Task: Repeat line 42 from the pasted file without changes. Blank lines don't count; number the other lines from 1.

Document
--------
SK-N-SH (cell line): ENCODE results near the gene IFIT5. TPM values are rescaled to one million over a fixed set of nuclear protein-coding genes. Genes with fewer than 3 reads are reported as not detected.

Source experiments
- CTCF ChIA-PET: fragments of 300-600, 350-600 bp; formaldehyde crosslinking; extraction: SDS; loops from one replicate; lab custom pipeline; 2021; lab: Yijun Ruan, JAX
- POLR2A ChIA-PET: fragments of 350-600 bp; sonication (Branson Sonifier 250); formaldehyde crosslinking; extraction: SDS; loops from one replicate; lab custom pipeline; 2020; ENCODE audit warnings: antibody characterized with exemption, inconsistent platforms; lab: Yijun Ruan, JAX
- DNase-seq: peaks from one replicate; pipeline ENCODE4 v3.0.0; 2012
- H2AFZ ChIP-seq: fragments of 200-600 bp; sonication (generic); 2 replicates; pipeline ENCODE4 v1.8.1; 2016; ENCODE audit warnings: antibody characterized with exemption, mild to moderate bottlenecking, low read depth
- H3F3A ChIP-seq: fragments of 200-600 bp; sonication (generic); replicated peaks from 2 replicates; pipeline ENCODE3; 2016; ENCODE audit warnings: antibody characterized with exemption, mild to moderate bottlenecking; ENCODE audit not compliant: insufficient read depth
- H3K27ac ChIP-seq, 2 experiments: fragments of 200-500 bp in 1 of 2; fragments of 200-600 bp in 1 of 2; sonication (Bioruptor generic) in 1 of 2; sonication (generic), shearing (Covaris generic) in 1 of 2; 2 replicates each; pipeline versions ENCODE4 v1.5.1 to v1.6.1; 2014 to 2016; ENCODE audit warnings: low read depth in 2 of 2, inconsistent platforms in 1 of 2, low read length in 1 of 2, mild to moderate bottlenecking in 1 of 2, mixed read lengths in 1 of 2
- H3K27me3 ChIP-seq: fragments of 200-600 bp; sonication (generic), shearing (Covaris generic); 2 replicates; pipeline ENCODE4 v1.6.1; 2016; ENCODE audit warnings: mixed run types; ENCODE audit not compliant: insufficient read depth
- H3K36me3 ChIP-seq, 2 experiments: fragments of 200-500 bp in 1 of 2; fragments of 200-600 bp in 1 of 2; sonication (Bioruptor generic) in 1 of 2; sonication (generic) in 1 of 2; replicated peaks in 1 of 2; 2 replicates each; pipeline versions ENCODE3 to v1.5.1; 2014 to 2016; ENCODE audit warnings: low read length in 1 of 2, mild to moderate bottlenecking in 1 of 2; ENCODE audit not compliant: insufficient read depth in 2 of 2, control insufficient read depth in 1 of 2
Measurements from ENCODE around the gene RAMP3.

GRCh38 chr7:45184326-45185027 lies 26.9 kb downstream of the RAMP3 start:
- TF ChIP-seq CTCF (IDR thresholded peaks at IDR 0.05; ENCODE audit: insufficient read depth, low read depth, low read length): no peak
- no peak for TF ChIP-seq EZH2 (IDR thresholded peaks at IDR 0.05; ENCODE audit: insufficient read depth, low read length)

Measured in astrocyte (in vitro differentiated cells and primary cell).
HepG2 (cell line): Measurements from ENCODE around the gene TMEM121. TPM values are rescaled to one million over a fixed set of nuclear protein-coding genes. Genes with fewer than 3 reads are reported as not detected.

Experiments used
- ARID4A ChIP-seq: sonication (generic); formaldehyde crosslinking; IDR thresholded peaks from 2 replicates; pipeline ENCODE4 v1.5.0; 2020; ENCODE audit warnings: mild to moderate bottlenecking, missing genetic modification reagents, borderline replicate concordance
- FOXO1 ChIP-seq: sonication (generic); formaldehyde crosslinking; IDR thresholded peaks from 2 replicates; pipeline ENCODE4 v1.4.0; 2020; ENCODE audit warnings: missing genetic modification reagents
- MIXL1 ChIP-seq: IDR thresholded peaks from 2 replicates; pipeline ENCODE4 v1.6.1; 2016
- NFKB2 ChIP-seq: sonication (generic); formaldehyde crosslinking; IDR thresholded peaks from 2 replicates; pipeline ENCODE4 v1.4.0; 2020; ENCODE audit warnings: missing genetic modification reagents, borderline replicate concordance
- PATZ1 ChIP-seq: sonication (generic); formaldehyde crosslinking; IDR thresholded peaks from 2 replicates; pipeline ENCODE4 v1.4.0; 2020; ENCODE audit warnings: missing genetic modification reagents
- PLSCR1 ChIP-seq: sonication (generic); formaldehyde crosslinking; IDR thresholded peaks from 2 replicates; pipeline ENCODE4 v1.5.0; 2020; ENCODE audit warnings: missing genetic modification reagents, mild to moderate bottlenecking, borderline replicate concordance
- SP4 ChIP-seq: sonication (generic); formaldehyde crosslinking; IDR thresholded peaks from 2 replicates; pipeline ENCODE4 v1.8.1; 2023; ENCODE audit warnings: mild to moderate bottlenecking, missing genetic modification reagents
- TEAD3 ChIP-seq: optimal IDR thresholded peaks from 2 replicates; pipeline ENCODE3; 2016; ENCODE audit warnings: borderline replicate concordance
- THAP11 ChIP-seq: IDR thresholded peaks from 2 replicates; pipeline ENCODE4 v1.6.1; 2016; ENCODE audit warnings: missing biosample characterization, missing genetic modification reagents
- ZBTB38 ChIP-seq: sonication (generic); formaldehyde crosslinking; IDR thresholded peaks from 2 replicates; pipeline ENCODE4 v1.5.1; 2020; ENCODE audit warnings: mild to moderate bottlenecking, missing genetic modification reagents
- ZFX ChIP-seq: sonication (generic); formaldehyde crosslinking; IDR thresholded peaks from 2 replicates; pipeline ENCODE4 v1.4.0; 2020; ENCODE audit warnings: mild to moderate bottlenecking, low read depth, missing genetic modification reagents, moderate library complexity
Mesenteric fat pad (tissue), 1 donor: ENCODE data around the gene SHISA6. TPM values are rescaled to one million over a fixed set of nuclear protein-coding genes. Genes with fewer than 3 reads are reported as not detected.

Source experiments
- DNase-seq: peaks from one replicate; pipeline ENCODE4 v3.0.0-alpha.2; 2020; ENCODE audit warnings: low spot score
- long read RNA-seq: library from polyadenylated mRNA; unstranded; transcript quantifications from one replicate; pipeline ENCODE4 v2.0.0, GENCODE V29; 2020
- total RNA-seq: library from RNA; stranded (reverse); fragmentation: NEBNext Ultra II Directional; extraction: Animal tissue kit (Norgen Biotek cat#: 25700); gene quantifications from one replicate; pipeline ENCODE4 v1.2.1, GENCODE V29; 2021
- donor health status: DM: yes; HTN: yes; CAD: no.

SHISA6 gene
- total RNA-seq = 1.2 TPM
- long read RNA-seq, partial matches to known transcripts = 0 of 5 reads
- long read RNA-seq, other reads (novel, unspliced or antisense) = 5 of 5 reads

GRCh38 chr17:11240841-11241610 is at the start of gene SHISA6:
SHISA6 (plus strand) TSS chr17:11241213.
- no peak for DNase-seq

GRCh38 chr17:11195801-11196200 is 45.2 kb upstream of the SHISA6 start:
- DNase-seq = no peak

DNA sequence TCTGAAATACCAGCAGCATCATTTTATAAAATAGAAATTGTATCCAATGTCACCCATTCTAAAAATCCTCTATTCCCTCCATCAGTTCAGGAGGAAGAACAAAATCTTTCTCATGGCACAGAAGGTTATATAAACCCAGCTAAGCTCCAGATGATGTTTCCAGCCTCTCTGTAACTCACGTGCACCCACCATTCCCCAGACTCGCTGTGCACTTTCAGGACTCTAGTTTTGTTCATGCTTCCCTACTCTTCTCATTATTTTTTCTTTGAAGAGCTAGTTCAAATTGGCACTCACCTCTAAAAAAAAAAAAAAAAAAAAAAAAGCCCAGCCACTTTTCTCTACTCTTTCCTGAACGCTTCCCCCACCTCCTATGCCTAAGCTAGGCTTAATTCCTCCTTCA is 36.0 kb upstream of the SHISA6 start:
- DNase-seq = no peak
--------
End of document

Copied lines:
GRCh38 chr17:11195801-11196200 is 45.2 kb upstream of the SHISA6 start: